Robert Frost said that poetry is about grief and politics is about grievance, and yet we often come to our poetry with grievances, old and new, personal or global, and it is sometimes easier to speak of them than it is to dig into the underlying sources of grief. In therapeutic circles, I’ve heard it said that if you are angry, find out what it is that hurt you, what has made you sad. Yet it’s easier to speak of the former—the what-happeneds and the who-done-whats—the legitimate issues of loss and anger, and much harder to delve beyond the mere facts to craft poems lush with the weight of grief, the sadnesses, the sorrows. How do we write, not out of grievance, but from and toward grief? How do we transform our losses into art even as we, sometimes, still wrestle with healing ourselves?
Robert Hayden’s “Those Winter Sundays” is much loved for many reasons, but one of them, I’d suggest, is that the voice of an adult reflecting on the grievances a son may have against a father ultimately goes beyond grievance to discover more complex aspects of love. The boy had grievances; the adult speaker has grief. It is what makes the last lines possible and so poignant, the movement from “no one thanked him” through “the chronic angers of that house” to “love’s austere and lonely offices.”
Another poem about parents and children, Tony Hoagland’s “Lucky,” is in the voice of an adult child dealing with an elderly parent moving, it seems, towards death, perhaps hospice, and the poem explores the change in power relations over a lifetime. The child the speaker was clearly had grievances; in some way, it seems, the parent was cruel or punishing when the boy was young. Now, she has become like a child, and the speaker, aware of his old anger, is trying nevertheless to care for her. He mistreats her mildly—holding her newly bathed body in the air a little too long because he can—but also wants to feed her ice cream to please her when she has so few pleasures left. This is not a poem that lists the ways a mother might have failed; it is ultimately a poem about failing and forgiveness, about the difficulty—which is a grief—in relationships.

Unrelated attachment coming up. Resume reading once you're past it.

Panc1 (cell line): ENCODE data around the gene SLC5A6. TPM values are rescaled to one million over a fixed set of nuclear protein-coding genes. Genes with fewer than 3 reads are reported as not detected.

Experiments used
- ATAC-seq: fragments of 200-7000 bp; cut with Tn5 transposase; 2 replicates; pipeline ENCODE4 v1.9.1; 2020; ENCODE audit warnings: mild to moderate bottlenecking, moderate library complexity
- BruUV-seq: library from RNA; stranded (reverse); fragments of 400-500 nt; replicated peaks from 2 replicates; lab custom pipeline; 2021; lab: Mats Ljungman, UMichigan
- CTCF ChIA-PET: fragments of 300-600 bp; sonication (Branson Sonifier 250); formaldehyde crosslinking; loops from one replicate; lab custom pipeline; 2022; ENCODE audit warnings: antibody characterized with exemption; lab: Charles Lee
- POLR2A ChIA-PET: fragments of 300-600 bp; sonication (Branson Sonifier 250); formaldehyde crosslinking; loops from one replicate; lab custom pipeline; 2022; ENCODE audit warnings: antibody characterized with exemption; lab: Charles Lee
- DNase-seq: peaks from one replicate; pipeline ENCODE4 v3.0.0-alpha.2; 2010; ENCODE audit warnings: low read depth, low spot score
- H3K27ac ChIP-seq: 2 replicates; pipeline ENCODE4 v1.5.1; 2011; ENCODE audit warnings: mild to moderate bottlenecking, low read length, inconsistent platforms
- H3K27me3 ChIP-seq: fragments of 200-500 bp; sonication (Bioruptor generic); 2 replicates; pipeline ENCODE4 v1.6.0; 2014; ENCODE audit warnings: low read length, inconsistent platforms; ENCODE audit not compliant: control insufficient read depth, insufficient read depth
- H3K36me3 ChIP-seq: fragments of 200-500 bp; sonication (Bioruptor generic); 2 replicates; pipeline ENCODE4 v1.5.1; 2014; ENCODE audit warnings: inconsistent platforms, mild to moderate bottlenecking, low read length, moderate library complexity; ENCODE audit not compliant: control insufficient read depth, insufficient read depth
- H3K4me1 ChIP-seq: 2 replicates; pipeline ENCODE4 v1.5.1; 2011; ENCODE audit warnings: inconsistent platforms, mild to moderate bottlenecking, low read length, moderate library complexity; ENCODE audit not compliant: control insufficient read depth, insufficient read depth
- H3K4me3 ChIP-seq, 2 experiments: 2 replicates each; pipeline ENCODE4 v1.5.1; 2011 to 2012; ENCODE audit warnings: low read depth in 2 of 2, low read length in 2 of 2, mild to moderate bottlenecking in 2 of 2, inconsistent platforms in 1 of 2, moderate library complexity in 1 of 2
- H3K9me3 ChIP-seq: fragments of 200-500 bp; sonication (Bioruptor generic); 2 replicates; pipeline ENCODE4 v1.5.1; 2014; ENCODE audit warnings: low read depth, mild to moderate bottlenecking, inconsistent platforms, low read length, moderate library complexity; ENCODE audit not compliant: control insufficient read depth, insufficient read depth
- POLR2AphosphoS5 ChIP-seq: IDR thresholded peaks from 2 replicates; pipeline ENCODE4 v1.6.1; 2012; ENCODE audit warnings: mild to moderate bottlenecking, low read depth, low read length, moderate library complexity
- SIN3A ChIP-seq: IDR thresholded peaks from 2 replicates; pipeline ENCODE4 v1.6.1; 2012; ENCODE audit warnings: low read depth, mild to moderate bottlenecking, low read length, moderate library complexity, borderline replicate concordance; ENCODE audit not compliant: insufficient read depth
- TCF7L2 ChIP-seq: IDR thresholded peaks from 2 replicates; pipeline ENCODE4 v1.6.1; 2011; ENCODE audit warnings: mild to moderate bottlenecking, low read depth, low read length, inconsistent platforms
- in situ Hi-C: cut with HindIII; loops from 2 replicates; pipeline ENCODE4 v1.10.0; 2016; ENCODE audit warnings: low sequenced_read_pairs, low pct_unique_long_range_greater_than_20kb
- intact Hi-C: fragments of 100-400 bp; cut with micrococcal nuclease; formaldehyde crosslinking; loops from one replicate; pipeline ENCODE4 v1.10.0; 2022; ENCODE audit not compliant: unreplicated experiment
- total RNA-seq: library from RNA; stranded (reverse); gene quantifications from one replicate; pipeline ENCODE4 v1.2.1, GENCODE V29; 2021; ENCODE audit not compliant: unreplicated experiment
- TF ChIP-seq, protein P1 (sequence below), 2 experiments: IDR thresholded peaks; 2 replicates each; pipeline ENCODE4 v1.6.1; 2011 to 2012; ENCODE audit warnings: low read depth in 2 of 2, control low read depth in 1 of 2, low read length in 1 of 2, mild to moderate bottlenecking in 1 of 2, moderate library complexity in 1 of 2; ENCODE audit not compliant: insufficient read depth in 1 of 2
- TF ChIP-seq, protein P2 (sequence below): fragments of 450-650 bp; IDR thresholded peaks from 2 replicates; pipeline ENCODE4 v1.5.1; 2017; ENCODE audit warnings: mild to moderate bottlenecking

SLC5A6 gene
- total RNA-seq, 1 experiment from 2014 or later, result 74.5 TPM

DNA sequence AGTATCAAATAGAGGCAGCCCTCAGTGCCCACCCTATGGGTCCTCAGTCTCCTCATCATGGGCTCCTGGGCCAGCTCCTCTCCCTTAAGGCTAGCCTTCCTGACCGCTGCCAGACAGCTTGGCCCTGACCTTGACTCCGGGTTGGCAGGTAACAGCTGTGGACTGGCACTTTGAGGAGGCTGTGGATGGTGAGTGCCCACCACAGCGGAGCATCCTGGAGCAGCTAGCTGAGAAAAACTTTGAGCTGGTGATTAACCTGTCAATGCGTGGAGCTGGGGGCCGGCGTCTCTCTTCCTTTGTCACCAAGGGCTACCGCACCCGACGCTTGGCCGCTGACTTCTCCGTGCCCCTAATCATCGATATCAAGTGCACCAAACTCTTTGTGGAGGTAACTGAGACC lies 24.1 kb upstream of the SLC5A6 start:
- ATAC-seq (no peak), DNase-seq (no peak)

The poem “Quarantine,” by Eavan Boland, combines political and historical grievance (the Great Famine) with individual grief (a couple dying in the cold as they seek refuge). The heteronormative line “And what there is between a man and woman” really could be written, “And what there is between two people who love each other” (or some more beautiful rendering—I’m making a content point here) because the universal anguish applies to all couplings, even non-romantic ones. This could, for example, have been a parent and child in this horrific narrative. The power of the poem, however, is its movement from a political grievance (“the toxins of a whole history”) to a smaller personal (albeit anonymous) grief (“The last heat of his flesh was his last gift to her”).
In closing, one last look at grievance and grief in poetry. Jamaal May offers a beautiful example of interrogating grievance and going headlong into grief and sorrow in his poem, “Sky Now Black With Birds”, which you can watch him perform on YouTube. May explores racial violence and its repercussions, the difference between revenge and justice, anger and restitution and what it means to be human. This was fertile territory for Homeric epic in ancient Greece, and remains so for poets today.
Laura McCullough is the author of The Wild Night Dress, selected by Billy Collins as a winner of the Miller Williams Poetry Prize and forthcoming in 2017 from the University of Arkansas Press. Recent books include the poetry collection Jersey Mercy (Black Lawrence Press) and A Sense of Regard: Essays on Poetry and Race (University of Georgia Press). Her other books of poetry include Rigger Death & Hoist Another (Black Lawrence Press), Panic (winner of the Kinereth Genseler Award from Alice James Books), Speech Acts (Black Lawrence Press), What Men Want (XOXOX Press), and The Dancing Bear (Open Book Press). She edited The Room and the World: Essays on the Poet Stephen Dunn (University of Syracuse Press). She teaches at Brookdale Community College in Lincroft, New Jersey and the Sierra Nevada low-residency MFA program. She is the founding editor of Mead: the Magazine of Literature and Libations. Learn more at lauramccullough.org.